Solution: we have replaced the Google server addresses in AOSP source by our own servers that do not logs the connectivity checks, for default calls, and a fallback to a Google server.




Merged to the following branches:

  • Nougat
  • Oreo
  • Pie

This is a temporary, not ideal, situation because this solution relies on the confidence users can have in our project and infrastructure.

This will need to be improved using pings to servers FQDN choose randomely from a long list of trustworthy servers, using something different than the 204 HTTP error code check.

References: – issue 268 on /e/’s bugtracker

:point_up_2: :point_up_2: :point_up_2: See bold above. I don’t have a silver bullet to answer your question but it seems that it happens when you boot the device and I would assume that some additional Google logging shenanigans are happening when you don’t disable Settings > Network & Internet > WiFi > WiFi preferences > “Turn on Wi-Fi automatically”, “Open network notification” as well as Settings > Location > Wi-Fi and Bluetooth scanning > Wi-Fi scanning (I also disable Bluetooth scanning).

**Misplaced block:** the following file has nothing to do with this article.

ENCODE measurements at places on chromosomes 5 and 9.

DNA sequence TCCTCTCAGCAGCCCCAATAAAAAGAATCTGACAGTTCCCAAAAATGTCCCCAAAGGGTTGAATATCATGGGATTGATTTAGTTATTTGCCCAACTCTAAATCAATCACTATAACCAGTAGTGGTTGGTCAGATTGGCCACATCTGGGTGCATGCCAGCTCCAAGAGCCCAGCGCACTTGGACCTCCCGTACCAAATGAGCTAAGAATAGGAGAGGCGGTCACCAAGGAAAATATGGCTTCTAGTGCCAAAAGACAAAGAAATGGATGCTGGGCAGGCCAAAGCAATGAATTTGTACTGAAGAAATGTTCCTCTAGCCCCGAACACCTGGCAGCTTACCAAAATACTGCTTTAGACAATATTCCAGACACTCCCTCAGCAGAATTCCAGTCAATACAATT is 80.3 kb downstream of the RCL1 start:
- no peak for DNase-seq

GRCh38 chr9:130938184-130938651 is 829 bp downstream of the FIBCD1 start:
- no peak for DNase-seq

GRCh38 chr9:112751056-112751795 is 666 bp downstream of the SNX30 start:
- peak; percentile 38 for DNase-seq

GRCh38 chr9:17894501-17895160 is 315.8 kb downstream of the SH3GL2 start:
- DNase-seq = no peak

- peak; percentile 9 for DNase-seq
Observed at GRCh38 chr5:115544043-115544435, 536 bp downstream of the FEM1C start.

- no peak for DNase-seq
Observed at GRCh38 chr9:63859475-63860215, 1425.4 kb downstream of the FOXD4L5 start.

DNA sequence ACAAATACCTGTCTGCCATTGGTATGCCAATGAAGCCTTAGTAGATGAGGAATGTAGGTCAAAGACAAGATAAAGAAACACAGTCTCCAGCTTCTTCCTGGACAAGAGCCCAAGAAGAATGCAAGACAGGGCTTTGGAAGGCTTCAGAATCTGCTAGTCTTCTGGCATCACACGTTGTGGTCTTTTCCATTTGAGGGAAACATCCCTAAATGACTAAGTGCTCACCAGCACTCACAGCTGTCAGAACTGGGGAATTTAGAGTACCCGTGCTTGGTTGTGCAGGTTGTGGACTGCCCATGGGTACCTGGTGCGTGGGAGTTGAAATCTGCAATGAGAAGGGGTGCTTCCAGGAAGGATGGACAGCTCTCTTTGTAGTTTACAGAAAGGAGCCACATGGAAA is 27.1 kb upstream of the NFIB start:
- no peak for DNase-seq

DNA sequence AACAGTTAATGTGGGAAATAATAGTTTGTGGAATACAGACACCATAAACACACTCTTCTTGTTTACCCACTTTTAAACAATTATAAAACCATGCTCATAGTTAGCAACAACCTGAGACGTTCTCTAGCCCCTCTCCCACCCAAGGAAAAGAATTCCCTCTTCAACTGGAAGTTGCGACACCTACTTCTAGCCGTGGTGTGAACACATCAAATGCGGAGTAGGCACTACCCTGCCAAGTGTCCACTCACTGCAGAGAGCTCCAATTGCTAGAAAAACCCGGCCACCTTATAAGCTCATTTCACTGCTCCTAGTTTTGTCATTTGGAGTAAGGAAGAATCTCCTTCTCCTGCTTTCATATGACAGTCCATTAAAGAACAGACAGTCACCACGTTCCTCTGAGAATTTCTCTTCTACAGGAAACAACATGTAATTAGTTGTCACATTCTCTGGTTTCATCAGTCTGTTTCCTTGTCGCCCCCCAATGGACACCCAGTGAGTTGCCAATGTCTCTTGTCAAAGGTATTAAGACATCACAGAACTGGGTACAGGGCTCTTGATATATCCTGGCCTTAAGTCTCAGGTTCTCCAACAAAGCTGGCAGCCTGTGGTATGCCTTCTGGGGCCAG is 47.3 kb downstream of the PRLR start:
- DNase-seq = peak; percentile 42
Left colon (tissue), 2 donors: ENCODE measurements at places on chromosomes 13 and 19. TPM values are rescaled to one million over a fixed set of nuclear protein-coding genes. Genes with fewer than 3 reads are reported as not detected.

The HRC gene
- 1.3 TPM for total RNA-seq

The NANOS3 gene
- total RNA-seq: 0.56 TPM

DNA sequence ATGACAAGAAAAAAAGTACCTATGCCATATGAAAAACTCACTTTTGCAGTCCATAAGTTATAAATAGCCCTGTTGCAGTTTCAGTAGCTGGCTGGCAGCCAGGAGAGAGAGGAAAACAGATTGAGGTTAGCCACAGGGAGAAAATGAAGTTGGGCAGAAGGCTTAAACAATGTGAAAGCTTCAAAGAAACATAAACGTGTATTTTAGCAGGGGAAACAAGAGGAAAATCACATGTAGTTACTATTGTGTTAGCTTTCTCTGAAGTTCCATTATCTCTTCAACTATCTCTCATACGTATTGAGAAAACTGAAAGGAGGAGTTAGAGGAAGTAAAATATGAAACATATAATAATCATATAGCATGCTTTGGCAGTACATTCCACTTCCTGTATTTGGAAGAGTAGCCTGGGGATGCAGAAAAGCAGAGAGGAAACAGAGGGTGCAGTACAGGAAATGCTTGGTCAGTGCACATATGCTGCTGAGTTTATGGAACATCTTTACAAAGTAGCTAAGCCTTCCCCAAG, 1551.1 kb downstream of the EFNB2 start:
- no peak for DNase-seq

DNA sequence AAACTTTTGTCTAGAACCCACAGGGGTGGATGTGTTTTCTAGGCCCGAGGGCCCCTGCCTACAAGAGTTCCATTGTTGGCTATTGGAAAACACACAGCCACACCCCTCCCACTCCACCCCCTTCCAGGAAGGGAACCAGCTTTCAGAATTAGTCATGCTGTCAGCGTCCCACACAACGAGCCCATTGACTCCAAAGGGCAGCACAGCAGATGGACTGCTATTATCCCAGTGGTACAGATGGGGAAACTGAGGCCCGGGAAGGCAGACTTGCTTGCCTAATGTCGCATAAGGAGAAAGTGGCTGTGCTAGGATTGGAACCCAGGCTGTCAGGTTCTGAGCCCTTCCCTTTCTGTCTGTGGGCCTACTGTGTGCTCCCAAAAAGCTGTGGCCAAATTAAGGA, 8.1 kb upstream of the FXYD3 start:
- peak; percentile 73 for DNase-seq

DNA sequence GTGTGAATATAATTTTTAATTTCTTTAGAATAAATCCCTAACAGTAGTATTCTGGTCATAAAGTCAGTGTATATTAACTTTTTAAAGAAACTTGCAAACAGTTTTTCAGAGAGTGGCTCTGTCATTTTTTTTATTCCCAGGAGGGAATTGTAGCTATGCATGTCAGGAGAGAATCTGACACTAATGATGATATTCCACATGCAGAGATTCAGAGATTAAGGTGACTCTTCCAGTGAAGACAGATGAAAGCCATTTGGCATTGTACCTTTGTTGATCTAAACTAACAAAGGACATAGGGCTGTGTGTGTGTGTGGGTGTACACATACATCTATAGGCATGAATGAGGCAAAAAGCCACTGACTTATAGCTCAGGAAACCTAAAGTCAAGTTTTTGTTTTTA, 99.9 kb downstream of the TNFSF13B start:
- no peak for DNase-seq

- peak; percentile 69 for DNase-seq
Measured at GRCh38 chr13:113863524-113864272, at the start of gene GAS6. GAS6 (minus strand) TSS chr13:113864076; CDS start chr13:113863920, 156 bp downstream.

I too would love a more in depth answer as to when exactly your question is happening and in addition, what information is shared with Google regarding my device’s specific information (ie IMEI, OS info, or anything else that could build a fingerprint).

*Also, has this been merged to the Q builds? Guessing it was and the article was written pre Android 10 launch.

*Seems from some internet searching there are ways to disable captive portal checks with some adb shell commands or root commands. Anyone know how this impacts the OS? Will it cause any issues?

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Here it’s what i understood about captive portal and connectivity check.
Each time android connect to the network, it send a request to google in order to know if it’s a public network. If it’s a public network, the android system app named “CaptivePortalLogin” will run so you can log into the public network.

What i do not understand, it’s why the connectivity check should occur on a mobile network ? Because there is no captive portal on a mobile network.